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LETTER: Don’t forget international students

Memorial University is allowing new first-year students to register for courses in the upcoming spring semester, which begins next week. — TELEGRAM FILE PHOTO
The St. John’s area is home to thousands of international students who attend Memorial University and contribute to the fabric of our community. — Telegram file photo

On April 22nd, Prime Minister Justin Trudeau announced a $9-billion investment for emergency support for students and recent graduates through the Canada Emergency Student Benefit (CESB). Eligible students receive $1,250/month or $2,000 if they have a dependent or are a student with a disability.

Though CESB is considerably and unfairly less than the $2,000-per-month Canada Emergency Response Benefit (CERB), the program is still a huge step towards ensuring that students can make it through the current crisis. Unsurprisingly, international students, who pay 4.5 times the tuition of their domestic counterparts and contribute over $800,000 to the Newfoundland and Labrador economy, are left out of this benefit, as well as many others.

Crises do not affect us all equally — marginalized communities will be the first excluded from response measures and the worst affected by the economic downturn of the current pandemic. International students already face many barriers to accessing postsecondary education, from exorbitant differential fees, lack of supports and services and barriers to finding and accessing work. These barriers are currently heightened as well as reflected in the exclusion of international students from the Canada Student Emergency Benefit and the Canada Summer Jobs program.

Crises do not affect us all equally — marginalized communities will be the first excluded from response measures and the worst affected by the economic downturn of the current pandemic.

Advay Khaitan, an international student at Memorial University who is beginning a Migrant Students United Chapter at MUN, said that expecting international students to work through a pandemic and excluding them from CESB puts them “in harm’s way” as they are forced to find work during the pandemic if they need income, in comparison to Canadian students who could avail of CESB if eligible.

Khaitan says, “We come to Canada for stability, education, and many of us come here with hopes for a better future. The current laws and restrictions discriminate against us purely based on our country of origin. To the government, we are only human if we have loads of money to bring into the country, and will not need any support from the country to help with housing, food, or medical care, which are bare necessities.”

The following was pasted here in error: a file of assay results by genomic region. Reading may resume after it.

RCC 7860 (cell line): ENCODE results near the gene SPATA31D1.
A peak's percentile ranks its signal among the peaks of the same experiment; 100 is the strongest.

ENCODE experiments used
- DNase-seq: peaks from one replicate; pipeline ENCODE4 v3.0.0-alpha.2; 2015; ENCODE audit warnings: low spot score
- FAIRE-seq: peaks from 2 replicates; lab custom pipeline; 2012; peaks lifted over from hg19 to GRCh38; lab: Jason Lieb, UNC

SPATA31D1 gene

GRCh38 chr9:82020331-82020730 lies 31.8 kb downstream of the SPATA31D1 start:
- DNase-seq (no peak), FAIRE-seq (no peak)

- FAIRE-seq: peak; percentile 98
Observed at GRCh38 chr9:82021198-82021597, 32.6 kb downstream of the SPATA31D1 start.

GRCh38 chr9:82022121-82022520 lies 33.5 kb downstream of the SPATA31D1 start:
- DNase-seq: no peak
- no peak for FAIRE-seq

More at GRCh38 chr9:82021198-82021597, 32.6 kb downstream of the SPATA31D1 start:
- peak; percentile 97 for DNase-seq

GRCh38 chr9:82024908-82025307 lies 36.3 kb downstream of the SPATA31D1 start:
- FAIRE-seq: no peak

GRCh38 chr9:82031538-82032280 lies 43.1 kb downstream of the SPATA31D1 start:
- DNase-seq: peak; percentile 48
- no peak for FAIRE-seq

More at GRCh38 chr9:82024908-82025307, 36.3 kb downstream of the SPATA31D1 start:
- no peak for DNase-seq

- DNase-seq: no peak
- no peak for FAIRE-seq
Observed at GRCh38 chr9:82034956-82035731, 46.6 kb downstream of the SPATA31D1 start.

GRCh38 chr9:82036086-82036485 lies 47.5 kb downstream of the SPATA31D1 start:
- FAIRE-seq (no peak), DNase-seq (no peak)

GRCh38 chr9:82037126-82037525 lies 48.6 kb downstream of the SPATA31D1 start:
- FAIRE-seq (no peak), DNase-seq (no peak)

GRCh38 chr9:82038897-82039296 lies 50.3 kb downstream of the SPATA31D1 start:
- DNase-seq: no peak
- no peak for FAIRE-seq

Allowing international students to participate in the Canada Summer Jobs program would help thousands of students earn money, gain additional work experience, defray the cost of their education, and help them find meaningful, experiential work during their time in Canada. Moreover, food and retail work, common jobs for students, were unlisted as valid Canadian work experience that would count towards a permanent residency application, making it even more crucial for international students to have access to work opportunities that count towards a permanent residency application, such as Canada Summer Jobs.

The Canadian Federation of Students launched a Fairness for International Students campaign in 2018 in an effort to regulate international student tuition fees, ensure international students are covered under health insurance, increase and simplify immigration pathways to permanent residency and, most recently, expand the Canada Summer Jobs eligibility to include international students. The campaign also recognizes that international students are also confronted with racism and xenophobia in daily interactions in their classrooms and communities and aims to put an end to racism, xenophobia and create equity for all.

For a provincial government that has focused on immigration as a way forward, neglecting international students is not only counter-intuitive but counter-productive. In a province that faces a shrinking and aging demographic, we need to be providing the necessary supports for youth to stay here or move here for opportunities. If the government plans to increase the number of international students in the country, they need to step up and provide services and supports that make Canadian universities attractive and accessible to incoming students.

The Canadian Federation of Students has been working with the Migrant Rights Network who have put together a list of demands to protect migrant workers, undocumented people, students, poor people and refugees.

The Canadian Federation of Students — NL represents every public post-secondary student in the province with over 25,000 members.

Bailey Howard, chairperson
Canadian Federation of Students, Newfoundland and Labrador


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